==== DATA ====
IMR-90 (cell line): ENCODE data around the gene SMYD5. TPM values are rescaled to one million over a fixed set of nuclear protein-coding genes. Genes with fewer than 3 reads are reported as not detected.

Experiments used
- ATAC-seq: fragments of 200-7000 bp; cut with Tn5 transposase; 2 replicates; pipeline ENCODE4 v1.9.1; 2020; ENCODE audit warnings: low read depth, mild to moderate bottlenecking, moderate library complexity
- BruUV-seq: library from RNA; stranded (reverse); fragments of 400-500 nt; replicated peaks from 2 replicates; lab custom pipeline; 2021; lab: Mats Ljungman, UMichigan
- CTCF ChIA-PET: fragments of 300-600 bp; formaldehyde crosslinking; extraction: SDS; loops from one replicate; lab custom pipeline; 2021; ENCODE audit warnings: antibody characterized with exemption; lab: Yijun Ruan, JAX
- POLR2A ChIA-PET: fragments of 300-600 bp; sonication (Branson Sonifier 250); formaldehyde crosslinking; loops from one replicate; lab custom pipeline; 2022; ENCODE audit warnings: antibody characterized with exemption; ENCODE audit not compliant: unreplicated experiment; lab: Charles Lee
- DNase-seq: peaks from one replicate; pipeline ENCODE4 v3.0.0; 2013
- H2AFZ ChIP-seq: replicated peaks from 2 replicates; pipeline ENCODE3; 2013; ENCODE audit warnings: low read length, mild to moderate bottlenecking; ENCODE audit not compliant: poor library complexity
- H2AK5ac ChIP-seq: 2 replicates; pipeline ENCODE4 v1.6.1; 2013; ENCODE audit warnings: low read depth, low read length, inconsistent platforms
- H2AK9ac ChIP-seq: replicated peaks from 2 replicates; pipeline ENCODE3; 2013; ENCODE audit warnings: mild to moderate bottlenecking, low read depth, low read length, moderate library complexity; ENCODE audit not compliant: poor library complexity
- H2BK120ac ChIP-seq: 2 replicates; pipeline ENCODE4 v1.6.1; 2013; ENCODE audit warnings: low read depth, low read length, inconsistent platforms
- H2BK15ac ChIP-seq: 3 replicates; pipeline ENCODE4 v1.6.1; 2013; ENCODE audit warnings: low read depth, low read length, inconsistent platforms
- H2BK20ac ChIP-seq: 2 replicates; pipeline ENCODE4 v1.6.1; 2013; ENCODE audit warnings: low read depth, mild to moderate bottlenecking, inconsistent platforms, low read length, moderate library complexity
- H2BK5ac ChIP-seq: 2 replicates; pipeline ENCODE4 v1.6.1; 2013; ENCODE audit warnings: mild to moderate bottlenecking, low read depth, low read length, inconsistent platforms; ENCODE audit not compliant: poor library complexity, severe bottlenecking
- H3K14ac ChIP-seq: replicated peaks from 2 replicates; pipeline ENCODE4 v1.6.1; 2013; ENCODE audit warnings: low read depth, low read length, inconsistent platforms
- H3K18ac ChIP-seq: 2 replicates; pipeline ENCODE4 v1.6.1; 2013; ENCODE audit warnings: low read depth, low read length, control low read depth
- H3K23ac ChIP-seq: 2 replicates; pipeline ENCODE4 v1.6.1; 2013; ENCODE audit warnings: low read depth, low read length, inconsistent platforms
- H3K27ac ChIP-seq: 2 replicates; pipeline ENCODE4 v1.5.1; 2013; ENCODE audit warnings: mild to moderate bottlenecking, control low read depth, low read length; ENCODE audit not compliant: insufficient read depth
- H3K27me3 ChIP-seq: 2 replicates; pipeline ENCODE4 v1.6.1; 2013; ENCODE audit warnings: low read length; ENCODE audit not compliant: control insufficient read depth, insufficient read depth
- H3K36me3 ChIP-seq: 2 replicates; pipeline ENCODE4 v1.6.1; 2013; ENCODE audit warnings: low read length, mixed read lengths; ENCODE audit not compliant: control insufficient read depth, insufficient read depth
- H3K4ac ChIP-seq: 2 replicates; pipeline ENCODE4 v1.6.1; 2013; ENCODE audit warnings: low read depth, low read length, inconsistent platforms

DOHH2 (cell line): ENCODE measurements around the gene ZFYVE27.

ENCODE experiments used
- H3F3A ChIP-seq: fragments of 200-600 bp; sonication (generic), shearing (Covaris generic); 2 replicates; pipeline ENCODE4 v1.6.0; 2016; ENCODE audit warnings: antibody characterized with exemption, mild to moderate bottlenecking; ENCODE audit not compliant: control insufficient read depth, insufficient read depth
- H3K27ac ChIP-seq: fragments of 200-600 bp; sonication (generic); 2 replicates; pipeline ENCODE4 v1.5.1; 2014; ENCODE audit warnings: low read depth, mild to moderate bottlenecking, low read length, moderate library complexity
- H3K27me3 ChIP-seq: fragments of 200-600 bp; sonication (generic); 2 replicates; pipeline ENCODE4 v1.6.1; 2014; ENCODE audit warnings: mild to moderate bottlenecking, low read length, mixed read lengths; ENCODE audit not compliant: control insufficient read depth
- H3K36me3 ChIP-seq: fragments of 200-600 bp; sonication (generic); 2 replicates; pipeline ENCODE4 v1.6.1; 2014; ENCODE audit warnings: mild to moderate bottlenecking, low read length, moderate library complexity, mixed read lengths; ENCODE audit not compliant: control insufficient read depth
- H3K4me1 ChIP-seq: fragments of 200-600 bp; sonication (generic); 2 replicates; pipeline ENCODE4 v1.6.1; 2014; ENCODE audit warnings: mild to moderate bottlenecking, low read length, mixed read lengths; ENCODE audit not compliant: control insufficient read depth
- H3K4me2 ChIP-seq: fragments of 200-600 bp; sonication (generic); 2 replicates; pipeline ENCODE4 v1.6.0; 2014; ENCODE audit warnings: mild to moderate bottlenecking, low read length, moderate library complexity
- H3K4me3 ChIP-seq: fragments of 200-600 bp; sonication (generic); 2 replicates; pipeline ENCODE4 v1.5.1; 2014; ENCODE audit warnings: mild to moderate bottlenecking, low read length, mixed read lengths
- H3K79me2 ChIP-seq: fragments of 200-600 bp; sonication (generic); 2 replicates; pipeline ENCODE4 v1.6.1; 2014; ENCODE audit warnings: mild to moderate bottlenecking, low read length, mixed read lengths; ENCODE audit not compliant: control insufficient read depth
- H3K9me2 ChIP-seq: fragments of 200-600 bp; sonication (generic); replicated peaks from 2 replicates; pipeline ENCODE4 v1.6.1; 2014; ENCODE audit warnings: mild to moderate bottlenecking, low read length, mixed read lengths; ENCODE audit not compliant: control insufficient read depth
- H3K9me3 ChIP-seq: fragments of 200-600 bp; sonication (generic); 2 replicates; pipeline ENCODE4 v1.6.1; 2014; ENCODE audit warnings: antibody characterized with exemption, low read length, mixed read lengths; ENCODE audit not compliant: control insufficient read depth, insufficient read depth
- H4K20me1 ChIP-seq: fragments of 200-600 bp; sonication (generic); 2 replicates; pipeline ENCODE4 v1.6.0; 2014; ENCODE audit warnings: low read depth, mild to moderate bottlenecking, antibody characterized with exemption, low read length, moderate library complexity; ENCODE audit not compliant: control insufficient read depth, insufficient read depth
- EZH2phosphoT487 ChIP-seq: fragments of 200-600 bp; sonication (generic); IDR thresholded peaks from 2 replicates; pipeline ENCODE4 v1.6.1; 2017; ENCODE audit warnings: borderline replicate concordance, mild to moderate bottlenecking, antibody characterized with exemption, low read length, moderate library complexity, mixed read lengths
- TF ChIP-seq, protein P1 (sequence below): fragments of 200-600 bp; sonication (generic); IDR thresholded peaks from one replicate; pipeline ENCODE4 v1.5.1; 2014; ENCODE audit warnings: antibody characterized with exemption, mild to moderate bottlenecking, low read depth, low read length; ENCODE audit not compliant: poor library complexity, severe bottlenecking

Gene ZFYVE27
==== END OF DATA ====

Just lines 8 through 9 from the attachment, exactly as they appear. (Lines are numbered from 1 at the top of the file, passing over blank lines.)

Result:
- H2AFZ ChIP-seq: replicated peaks from 2 replicates; pipeline ENCODE3; 2013; ENCODE audit warnings: low read length, mild to moderate bottlenecking; ENCODE audit not compliant: poor library complexity
- H2AK5ac ChIP-seq: 2 replicates; pipeline ENCODE4 v1.6.1; 2013; ENCODE audit warnings: low read depth, low read length, inconsistent platforms